Tuesday, June 19, 2018

Abar: Black Superman (United States, 1977)

Abar: Black Superman has bubbled up to the surface of the pop cultural conversation in recent weeks, thanks to the phenomenal success of Black Panther. Taking a cue from its title, some writers are calling it “the first black superhero film”, and I won’t disagree with that—though I will point out that it’s tag line at the time of its release was “the first black science fiction film” and that it is as much a tale of mad science as it is of costumed heroics. On top of all that, it is also a thoughtful examination of being black in America circa 1977.

The film starts with Dr. Ken Kincaid (J. Walter Smith) and his family moving into the all white Los Angeles neighborhood of Meadow Park. The neighbors excitedly queue up to meet the new arrivals, until it is revealed that the Kincaids are black, at which point they completely lose their shit. One woman insists, to Dr. and Mrs. Kincaid’s faces, that they are not in fact the Kincaids, but rather their maid and chauffeur. When the Kincaid’s correct this notion, the whole neighborhood explodes into a collective racist hissy fit.

Crude signs (“NO SCHOOL BUSSING”, “GO BACK TO YOUR BLACK GHETTO”) are made and brandished, the N word is tossed around like it is going out of style, the Kincaid’s two children are called “Pickaninnies”, garbage is thrown at the house, and one tubby nebbish with a swastika armband walks around giving the “sieg heil” salute. That night’s local news leads with “A black family has moved into the Meadow Park,” and soon the City Planning Commission is meeting to discuss ways of quelling the situation. It as if the entire city’s equilibrium has been knocked off balance by the movements of this one modest family.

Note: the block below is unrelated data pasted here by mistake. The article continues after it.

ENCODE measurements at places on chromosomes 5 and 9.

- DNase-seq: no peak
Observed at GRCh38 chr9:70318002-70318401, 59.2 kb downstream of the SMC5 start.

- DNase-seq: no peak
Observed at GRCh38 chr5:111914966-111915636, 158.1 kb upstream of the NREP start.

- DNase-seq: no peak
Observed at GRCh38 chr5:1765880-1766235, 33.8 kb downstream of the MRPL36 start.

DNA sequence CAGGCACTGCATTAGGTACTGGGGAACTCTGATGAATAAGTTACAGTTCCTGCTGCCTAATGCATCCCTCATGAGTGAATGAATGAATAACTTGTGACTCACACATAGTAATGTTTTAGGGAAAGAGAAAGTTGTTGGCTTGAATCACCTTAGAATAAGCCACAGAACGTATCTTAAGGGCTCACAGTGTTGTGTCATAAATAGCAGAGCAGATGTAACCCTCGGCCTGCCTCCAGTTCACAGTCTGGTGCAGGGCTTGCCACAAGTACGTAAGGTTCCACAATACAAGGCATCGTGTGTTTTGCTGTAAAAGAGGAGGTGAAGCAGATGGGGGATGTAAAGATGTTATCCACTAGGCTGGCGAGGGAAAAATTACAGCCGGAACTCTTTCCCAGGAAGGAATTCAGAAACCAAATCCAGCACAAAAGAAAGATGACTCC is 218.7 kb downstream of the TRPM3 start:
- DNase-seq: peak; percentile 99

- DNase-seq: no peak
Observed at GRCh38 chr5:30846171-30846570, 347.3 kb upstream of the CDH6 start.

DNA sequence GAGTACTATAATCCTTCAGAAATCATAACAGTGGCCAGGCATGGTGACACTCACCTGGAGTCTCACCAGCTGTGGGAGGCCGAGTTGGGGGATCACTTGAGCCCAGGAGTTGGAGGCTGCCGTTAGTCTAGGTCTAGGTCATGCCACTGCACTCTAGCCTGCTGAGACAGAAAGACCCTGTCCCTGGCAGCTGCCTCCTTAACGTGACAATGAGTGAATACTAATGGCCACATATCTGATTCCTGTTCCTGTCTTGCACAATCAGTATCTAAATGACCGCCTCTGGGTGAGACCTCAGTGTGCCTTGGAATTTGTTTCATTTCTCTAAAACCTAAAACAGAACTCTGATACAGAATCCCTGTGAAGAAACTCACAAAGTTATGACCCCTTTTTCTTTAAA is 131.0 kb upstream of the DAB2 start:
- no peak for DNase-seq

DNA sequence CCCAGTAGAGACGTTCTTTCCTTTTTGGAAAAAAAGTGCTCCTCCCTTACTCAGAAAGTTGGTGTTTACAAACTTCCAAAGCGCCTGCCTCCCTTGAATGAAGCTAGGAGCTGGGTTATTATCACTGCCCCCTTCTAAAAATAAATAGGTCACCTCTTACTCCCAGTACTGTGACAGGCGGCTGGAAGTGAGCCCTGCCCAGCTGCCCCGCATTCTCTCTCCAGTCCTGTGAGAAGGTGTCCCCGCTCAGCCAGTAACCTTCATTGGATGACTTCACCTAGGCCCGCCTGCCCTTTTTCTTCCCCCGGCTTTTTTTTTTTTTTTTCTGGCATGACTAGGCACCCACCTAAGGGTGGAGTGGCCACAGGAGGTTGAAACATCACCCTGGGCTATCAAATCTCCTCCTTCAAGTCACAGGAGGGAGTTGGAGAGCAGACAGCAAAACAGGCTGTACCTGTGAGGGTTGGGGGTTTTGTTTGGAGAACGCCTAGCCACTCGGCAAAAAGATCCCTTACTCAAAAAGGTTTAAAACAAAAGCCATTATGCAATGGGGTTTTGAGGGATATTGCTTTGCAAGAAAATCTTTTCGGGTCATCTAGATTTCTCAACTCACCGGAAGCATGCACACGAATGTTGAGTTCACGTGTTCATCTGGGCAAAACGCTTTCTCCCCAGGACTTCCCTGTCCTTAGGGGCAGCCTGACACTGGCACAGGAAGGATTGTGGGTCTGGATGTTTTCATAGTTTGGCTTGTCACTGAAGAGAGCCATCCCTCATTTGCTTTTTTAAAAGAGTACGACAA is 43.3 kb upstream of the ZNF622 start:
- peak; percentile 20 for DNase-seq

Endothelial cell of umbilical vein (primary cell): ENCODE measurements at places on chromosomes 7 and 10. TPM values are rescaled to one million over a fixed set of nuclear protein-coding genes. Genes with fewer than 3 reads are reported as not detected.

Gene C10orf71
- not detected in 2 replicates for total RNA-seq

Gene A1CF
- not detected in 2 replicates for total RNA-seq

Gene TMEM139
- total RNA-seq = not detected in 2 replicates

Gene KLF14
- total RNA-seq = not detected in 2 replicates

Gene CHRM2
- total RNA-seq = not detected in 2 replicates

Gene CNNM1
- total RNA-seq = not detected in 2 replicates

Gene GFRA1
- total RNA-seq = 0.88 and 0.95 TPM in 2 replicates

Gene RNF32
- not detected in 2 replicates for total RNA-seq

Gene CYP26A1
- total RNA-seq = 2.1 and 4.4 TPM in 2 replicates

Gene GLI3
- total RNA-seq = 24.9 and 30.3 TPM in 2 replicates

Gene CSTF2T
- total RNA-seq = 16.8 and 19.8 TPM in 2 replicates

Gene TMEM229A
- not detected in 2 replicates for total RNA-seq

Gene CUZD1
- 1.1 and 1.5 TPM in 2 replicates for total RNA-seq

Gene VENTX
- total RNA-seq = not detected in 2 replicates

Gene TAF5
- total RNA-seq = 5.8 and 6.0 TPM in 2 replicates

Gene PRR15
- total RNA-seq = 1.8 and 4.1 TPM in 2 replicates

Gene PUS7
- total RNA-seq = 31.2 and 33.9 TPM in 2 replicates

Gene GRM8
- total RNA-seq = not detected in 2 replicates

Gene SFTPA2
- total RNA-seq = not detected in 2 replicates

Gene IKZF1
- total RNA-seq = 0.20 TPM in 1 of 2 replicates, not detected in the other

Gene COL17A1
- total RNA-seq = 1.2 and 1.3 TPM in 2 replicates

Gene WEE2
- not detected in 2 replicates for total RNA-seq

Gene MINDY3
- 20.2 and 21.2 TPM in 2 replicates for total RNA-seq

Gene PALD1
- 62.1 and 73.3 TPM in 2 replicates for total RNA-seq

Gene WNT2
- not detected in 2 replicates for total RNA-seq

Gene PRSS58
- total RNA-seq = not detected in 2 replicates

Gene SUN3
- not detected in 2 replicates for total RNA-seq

Of course, thing were different in 1977, but Abar’s depiction of white racism in Los Angeles as being so naked and vocal doesn’t quite jibe with my experience of Los Angeles when I was living there in the nineties. Sure, it was a racist city; jaw-droppingly so. But its racism was more insidious in nature, more ingrained (one could even say “institutional”). People didn’t talk openly about being racist, like they did so preposterously in Crash. Otherwise they might taint the city’s liberal, easygoing image. Instead, divisions within the city’s populace were enforced by the unspoken social force fields that confined people within neighborhoods like South Central, Westwood/Beverly Hills, and West Hollywood and insured that many residents of those areas never ventured into or met anybody from the others. In contrast to such a diabolically elusive system, the screaming, self-identifying harridans of Abar come off as overly broad, ridiculous caracatures, stereotypes even. But if that’s the price white people have to pay for a hundred years of African American actors having to wear bones through their noses in countless cheap jungle adventures, then I’d say that we got off pretty easy.

Anyway, as the racism of the Kincaid’s neighbors is so virulent that it can be seen from space, it is not long before it comes to the attention of John Abar (Tobar Mayo) and his fellow social justice warriors in the Black Front of Unity, or BFU. A cross between the Black Panthers and the Hell’s Angels, the BFU hop on their hogs and head toward the Kincaids’. Of course, the sight of black people on motorcycles alone is enough to send the white protestors scurrying back into their homes like scared rabbits, whereupon Abar introduces himself to the Kincaids and is invited inside, whereupon we see that the Kincaid’s home, with its succession of richly upholstered, primary colored rooms, is more like the dance academy in Suspiria than any home in a white middle class neighborhood has a right to be.

Dr. Kincaid shows Abar to his beaker-filled basement laboratory and reveals that he is working on a serum that will give a man superpowers – that is, if he can find the right subject to test it on, hint hint. This is more than Kincaid has told his wife (Roxie Young), to whom he has only referred to this project in the most mysterious terms, telling her that it is of “such tremendous magnitude that one day it will alter the destiny of the world.”